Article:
Silicones are a no-go. We know they offer formulations that silky smooth effect, and it is no wonder that, by rough estimate, they are present in just under 20% of cosmetic products.[3] The European Chemicals Agency (ECHA) has investigated most closely the effects of two prevalent types of silicones, Octamethylcyclotetrasiloxane and decamethylcyclopentasiloxane, and have found that they are highly bioaccumulative. This means they do not easily biodegrade in water and have been found in high concentration in fish populations. While we do not know long-term what effect this will have on our fish neighbours, the effects of these ingredients are clearly not easily reversible.

            Take-awayLet’s leave the silicones out of our skincare. 

            We all love our products to have that silky-smooth finish. Opt for natural silicone alternatives such as Tucuma butter, or olive oil derived emollients such as olive squalene.

            Lastly, let's go into some murkier waters...

            4 - Parabens, are they dangerous?

            Parabens. We’ve all heard the buzz – they’re clearly out of public favor! But are they really a big deal? Yes, and no.

              Parabens are highly biodegradable, which is excellent news for our water systems. They have high use in both cosmetics and food preservation because of their high spectrum of anti-microbial effectiveness and are available cheaply. They’re extremely effective at keeping the harmful bacteria out of your skincare, which is a big deal! There are serious side effects of inappropriately preserved products: molds, bacteria and yeast can cause more than just irritation, some may lead to blindness! Preservatives are a critical part of ethical, safe skincare formulation.

              However, parabens are on the out. The major scare for consumers came in 2004 where a British study suggested that parabens are endocrine disruptors and therefore have a correlation with breast cancer. However, later studies have suggested the risk factors are inconclusive. Ok, so we stand with the science and are holding out for more research from the human health prespective. However….

              What about our water systems?

              Despite being used since the mid 1920s, the first major research initiative to investigate parabens’ effect on aquatic life was not published until 1996! Given this rather shallow pool of data (pardon the pun!) we opt to use ECO-CERT preservatives and cosmetic products that are paraben free. Haman et al. in their 2014 study pointed out that the risk of bioconcentration is relatively low for many parabens, though high for butylparaben. While this is promising, and we’ll keep an eye on the developing research, we feel this is a lot of deciphering for consumers. We’re opting to avoid until further clarity emerges.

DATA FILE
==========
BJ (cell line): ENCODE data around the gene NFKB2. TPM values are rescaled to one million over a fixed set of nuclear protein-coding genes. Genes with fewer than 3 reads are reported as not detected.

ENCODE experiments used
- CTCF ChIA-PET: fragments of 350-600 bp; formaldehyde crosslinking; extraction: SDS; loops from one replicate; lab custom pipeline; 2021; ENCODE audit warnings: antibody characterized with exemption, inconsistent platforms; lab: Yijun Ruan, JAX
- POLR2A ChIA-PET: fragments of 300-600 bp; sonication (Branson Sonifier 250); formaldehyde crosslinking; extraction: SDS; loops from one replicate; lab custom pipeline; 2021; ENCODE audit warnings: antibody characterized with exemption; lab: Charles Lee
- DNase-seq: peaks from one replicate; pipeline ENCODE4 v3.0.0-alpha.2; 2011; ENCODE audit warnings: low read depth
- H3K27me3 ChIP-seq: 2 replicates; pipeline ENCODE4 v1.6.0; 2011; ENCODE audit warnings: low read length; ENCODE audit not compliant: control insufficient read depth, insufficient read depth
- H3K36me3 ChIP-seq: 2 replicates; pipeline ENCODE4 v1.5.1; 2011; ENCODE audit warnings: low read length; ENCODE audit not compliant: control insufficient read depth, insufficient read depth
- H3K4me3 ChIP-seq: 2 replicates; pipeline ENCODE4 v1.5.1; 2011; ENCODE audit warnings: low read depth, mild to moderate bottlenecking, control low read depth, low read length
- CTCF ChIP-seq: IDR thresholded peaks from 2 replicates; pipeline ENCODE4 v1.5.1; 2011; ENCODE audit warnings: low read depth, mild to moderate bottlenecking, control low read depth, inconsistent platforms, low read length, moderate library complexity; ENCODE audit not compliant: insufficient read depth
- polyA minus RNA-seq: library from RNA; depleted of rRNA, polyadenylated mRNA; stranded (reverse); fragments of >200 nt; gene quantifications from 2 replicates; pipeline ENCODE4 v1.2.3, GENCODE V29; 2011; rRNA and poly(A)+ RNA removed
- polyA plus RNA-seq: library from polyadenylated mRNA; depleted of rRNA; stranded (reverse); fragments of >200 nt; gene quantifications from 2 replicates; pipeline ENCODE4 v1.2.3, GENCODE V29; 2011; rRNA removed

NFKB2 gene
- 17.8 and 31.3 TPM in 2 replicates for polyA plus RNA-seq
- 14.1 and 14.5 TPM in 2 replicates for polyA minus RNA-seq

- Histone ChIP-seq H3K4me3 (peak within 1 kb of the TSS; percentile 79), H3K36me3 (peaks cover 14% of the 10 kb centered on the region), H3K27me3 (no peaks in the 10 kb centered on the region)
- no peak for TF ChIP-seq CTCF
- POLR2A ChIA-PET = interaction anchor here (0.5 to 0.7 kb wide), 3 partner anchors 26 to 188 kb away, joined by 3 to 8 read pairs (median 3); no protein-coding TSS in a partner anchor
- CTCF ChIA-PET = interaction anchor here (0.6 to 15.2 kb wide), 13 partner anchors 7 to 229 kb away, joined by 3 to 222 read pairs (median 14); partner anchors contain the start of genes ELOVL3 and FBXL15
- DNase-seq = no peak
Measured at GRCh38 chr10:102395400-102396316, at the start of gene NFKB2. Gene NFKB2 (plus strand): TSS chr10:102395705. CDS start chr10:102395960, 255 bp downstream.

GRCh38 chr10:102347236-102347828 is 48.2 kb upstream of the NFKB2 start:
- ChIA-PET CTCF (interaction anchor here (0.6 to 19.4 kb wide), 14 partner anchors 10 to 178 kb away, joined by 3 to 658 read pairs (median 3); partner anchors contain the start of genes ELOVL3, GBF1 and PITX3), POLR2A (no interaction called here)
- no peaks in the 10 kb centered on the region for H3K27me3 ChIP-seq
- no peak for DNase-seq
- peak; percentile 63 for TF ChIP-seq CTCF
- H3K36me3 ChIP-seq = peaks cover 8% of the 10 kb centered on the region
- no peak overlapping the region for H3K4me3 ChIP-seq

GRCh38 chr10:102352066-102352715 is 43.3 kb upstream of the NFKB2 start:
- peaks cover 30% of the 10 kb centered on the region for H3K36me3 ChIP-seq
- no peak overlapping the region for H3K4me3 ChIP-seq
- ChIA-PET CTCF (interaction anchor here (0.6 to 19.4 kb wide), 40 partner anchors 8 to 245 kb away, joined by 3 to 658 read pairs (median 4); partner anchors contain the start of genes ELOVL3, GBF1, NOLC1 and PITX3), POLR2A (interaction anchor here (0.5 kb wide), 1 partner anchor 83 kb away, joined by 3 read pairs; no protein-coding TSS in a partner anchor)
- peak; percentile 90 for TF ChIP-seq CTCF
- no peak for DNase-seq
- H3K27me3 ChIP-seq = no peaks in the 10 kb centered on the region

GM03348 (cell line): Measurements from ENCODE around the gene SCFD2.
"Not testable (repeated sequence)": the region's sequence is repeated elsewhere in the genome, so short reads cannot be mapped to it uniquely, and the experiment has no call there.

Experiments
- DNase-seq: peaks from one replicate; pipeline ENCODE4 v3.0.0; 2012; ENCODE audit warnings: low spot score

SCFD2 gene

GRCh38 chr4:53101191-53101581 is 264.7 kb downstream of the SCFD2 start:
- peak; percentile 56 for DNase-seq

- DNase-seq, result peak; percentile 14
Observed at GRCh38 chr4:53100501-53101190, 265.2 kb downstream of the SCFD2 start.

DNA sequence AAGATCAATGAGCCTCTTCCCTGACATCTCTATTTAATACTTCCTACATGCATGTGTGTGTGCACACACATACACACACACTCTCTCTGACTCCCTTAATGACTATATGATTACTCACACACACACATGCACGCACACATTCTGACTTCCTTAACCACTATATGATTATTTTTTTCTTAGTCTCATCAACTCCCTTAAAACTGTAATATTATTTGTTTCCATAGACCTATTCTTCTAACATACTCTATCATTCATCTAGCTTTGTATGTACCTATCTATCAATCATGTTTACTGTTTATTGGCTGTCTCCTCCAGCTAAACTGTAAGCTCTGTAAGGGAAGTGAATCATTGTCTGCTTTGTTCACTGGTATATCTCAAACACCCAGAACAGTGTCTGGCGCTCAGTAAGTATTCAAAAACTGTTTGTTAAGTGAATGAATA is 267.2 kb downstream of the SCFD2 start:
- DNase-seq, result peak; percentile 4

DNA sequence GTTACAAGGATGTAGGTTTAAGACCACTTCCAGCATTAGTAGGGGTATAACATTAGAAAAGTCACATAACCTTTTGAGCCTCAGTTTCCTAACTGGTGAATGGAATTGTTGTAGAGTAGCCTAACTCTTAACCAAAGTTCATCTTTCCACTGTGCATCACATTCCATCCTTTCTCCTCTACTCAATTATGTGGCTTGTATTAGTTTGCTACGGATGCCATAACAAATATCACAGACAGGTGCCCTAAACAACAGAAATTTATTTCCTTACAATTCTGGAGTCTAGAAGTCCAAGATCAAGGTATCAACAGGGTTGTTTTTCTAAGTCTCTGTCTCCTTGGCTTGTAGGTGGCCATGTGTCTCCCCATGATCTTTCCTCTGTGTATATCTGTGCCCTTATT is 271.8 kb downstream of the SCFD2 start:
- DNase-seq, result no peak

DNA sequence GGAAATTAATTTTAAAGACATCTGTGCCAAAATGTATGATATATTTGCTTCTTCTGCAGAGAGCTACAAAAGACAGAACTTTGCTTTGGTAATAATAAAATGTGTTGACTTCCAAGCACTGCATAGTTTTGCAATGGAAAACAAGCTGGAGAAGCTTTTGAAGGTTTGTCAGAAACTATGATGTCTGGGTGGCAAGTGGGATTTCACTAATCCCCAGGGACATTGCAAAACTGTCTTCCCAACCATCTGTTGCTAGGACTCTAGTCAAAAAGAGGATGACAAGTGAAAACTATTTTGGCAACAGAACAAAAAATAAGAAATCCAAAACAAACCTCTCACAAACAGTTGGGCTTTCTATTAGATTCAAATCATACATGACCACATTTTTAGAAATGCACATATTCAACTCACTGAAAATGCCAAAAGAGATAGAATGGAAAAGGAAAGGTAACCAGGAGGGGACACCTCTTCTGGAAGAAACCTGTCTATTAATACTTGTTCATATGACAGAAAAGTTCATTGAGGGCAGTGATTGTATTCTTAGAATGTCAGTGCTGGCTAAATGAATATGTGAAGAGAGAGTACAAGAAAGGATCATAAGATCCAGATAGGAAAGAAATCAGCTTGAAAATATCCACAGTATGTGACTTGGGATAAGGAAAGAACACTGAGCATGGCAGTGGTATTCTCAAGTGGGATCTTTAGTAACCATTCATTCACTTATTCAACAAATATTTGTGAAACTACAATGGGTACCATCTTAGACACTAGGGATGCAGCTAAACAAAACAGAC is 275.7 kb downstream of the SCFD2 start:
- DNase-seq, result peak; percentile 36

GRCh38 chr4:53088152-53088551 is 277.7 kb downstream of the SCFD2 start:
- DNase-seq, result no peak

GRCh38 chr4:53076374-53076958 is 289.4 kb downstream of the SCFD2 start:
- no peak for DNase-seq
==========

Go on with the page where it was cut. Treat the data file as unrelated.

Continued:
Take-away: Paraben-free is the water-safe choice!

              Let’s opt for the safest choice for our water systems. The data is still inconclusive, so opt for paraben-free products, for water-safe, skin-safe cosmetic routines!

              5 - Follow the Science #anydoubtleaveitout

              We all know that making good choices for people and planet is getting harder and harder with the slew of information available to consumers. We hope you'll trust us to deliver the best products that are naturally derived, science-backed, and water-safe! We will always adopt a motto of any doubt, leave it out. Not enough research? Not good enough for our water systems!


              [1] Brausch, M.J.,  and Rand, M.G., 2010. A Review of personal care products in the aquatic environment: environmental concentrations and toxicity. Chemosphere, United States 1518-1532.
              [2] Tolls, J. et al, 2009. Environmentla safety aspects of personal care products --- a European perspective. Environ. Toxicol. Chem. United States 28, 2485-2489.
              [3] Dudzina T. et al., 2013. Concentrations of cyclic volatile methylsiloxanes in European cosmetic and personal care products: prerequisite for human and environmental exposure assessment. Environ. Int. 62 (October), 86-94.